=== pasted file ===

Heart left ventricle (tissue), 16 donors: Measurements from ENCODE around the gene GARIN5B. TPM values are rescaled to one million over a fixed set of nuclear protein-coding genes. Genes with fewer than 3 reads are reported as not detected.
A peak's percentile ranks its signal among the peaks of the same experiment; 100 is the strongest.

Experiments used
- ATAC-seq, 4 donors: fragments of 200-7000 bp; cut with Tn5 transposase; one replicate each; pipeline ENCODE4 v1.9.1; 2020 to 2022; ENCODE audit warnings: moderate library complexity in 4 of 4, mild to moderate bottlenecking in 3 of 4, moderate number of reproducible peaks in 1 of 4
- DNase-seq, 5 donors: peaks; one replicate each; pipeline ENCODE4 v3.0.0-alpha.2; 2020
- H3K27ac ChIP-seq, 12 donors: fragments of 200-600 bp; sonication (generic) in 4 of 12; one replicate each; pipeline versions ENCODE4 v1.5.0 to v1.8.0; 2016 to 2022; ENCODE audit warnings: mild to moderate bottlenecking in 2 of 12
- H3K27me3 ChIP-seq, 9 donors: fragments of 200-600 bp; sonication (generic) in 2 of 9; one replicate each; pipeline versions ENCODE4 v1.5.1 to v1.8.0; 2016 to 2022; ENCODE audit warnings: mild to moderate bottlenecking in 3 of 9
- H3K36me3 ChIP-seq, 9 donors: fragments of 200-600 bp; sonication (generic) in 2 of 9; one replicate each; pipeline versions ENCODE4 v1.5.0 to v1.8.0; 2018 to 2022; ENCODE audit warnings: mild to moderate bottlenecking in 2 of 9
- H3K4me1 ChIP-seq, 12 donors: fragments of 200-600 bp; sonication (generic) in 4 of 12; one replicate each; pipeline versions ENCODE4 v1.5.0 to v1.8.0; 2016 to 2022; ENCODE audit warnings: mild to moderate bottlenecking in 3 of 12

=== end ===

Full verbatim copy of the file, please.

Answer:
Heart left ventricle (tissue), 16 donors: Measurements from ENCODE around the gene GARIN5B. TPM values are rescaled to one million over a fixed set of nuclear protein-coding genes. Genes with fewer than 3 reads are reported as not detected.
A peak's percentile ranks its signal among the peaks of the same experiment; 100 is the strongest.

Experiments used
- ATAC-seq, 4 donors: fragments of 200-7000 bp; cut with Tn5 transposase; one replicate each; pipeline ENCODE4 v1.9.1; 2020 to 2022; ENCODE audit warnings: moderate library complexity in 4 of 4, mild to moderate bottlenecking in 3 of 4, moderate number of reproducible peaks in 1 of 4
- DNase-seq, 5 donors: peaks; one replicate each; pipeline ENCODE4 v3.0.0-alpha.2; 2020
- H3K27ac ChIP-seq, 12 donors: fragments of 200-600 bp; sonication (generic) in 4 of 12; one replicate each; pipeline versions ENCODE4 v1.5.0 to v1.8.0; 2016 to 2022; ENCODE audit warnings: mild to moderate bottlenecking in 2 of 12
- H3K27me3 ChIP-seq, 9 donors: fragments of 200-600 bp; sonication (generic) in 2 of 9; one replicate each; pipeline versions ENCODE4 v1.5.1 to v1.8.0; 2016 to 2022; ENCODE audit warnings: mild to moderate bottlenecking in 3 of 9
- H3K36me3 ChIP-seq, 9 donors: fragments of 200-600 bp; sonication (generic) in 2 of 9; one replicate each; pipeline versions ENCODE4 v1.5.0 to v1.8.0; 2018 to 2022; ENCODE audit warnings: mild to moderate bottlenecking in 2 of 9
- H3K4me1 ChIP-seq, 12 donors: fragments of 200-600 bp; sonication (generic) in 4 of 12; one replicate each; pipeline versions ENCODE4 v1.5.0 to v1.8.0; 2016 to 2022; ENCODE audit warnings: mild to moderate bottlenecking in 3 of 12